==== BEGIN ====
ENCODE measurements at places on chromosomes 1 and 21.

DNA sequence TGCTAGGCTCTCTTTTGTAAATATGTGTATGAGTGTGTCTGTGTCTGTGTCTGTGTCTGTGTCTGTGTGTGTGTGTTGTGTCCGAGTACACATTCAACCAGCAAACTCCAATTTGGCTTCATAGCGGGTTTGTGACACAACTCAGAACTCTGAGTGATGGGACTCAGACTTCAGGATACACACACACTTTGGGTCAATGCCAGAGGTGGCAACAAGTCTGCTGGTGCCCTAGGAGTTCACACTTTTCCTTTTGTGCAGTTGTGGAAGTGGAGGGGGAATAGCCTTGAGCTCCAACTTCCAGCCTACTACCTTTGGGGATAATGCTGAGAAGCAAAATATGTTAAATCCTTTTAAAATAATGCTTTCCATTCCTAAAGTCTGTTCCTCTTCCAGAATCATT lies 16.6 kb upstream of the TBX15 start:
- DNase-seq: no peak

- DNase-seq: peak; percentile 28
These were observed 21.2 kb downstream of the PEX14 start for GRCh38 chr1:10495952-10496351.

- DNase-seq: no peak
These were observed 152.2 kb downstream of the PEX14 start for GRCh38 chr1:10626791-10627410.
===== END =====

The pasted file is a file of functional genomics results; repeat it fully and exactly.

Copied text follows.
ENCODE measurements at places on chromosomes 1 and 21.

DNA sequence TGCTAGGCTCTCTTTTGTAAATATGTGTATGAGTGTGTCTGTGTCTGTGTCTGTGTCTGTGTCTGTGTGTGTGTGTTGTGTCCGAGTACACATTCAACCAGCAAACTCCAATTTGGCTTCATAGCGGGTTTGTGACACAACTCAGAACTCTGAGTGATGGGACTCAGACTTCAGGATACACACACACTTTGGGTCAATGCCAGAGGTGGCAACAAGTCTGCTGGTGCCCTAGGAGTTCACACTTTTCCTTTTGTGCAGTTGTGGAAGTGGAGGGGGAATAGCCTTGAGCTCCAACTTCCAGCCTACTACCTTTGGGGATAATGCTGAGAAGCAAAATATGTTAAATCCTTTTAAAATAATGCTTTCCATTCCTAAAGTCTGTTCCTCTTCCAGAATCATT lies 16.6 kb upstream of the TBX15 start:
- DNase-seq: no peak

- DNase-seq: peak; percentile 28
These were observed 21.2 kb downstream of the PEX14 start for GRCh38 chr1:10495952-10496351.

- DNase-seq: no peak
These were observed 152.2 kb downstream of the PEX14 start for GRCh38 chr1:10626791-10627410.